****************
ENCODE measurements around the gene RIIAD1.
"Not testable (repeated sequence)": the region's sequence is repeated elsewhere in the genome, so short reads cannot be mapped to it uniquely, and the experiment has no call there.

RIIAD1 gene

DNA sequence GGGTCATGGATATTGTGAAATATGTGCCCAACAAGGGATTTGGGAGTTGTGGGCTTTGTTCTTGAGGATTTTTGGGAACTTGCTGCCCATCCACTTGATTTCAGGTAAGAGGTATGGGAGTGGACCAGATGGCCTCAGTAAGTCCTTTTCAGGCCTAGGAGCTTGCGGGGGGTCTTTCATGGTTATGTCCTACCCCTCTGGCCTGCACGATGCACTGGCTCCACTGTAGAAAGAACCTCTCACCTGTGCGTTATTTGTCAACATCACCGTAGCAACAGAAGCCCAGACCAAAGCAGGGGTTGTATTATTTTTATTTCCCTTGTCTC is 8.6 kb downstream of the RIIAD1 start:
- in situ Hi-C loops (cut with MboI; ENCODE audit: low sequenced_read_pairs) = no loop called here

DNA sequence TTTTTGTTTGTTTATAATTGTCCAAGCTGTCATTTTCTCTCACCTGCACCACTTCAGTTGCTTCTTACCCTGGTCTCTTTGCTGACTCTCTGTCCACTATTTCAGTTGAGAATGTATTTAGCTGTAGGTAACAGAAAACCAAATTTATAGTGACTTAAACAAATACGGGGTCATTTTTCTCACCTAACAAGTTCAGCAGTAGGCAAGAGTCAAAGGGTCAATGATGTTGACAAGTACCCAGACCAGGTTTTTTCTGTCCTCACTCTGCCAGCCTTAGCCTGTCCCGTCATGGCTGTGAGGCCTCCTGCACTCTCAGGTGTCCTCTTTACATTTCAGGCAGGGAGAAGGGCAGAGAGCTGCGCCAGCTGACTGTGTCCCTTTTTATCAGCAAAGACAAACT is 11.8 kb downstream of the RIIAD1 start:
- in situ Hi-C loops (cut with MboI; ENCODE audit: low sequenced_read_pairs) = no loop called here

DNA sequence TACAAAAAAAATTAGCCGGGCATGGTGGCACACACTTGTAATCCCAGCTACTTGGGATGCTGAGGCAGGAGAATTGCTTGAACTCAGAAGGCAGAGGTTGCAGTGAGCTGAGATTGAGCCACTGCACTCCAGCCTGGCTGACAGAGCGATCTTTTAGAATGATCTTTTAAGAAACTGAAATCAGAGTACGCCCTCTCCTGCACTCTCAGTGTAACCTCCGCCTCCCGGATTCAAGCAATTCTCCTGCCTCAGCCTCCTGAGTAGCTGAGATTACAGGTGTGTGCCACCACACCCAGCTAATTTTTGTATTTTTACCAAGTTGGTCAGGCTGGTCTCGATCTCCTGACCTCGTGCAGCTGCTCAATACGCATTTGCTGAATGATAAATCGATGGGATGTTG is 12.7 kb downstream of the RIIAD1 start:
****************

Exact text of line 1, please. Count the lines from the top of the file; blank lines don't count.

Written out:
ENCODE measurements around the gene RIIAD1.